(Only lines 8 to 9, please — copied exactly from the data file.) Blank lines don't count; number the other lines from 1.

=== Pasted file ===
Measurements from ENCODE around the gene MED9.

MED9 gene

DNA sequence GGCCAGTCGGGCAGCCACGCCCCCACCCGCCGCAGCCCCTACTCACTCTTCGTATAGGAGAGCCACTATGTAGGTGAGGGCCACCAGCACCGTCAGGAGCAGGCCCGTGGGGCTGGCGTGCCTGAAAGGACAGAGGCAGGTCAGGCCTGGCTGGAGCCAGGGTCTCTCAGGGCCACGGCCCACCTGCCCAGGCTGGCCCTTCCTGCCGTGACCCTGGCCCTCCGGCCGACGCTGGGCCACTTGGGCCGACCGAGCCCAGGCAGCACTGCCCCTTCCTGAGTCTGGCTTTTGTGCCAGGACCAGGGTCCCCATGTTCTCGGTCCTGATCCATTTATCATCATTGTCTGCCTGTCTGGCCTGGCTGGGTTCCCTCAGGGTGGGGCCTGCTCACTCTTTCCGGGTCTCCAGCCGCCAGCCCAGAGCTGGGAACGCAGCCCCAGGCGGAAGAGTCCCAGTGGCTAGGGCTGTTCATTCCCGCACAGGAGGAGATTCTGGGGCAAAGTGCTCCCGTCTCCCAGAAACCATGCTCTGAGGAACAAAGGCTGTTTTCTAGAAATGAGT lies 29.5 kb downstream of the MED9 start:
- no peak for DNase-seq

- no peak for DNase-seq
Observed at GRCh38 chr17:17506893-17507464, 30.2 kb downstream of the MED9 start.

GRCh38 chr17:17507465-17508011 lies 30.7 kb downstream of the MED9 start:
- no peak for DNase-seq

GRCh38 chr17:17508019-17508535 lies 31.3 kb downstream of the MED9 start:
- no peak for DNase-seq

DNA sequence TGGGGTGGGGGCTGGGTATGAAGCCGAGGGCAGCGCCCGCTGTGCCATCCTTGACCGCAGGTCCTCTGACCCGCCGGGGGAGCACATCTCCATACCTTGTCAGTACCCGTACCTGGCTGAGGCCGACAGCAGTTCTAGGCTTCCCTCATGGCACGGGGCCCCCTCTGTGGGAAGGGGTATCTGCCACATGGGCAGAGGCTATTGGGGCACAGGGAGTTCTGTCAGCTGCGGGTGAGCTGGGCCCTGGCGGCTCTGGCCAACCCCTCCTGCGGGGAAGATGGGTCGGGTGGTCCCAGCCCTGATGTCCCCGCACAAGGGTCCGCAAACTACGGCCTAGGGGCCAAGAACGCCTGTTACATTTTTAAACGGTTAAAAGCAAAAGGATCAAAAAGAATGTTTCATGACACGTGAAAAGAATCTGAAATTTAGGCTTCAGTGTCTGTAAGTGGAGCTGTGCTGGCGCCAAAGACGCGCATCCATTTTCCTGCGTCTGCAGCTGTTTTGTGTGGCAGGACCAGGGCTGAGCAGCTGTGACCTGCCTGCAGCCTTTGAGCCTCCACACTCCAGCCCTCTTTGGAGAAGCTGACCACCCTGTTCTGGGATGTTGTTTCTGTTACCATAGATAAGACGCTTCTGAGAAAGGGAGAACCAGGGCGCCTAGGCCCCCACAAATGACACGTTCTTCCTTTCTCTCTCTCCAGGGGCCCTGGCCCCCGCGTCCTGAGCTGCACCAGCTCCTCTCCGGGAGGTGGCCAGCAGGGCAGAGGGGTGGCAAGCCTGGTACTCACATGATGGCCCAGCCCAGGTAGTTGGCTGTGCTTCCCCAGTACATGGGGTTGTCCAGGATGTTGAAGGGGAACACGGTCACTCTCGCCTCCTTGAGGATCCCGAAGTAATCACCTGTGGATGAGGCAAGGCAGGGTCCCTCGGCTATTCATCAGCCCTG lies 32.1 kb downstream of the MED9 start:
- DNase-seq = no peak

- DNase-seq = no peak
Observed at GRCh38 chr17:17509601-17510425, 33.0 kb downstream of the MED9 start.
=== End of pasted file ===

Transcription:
- no peak for DNase-seq

GRCh38 chr17:17508019-17508535 lies 31.3 kb downstream of the MED9 start: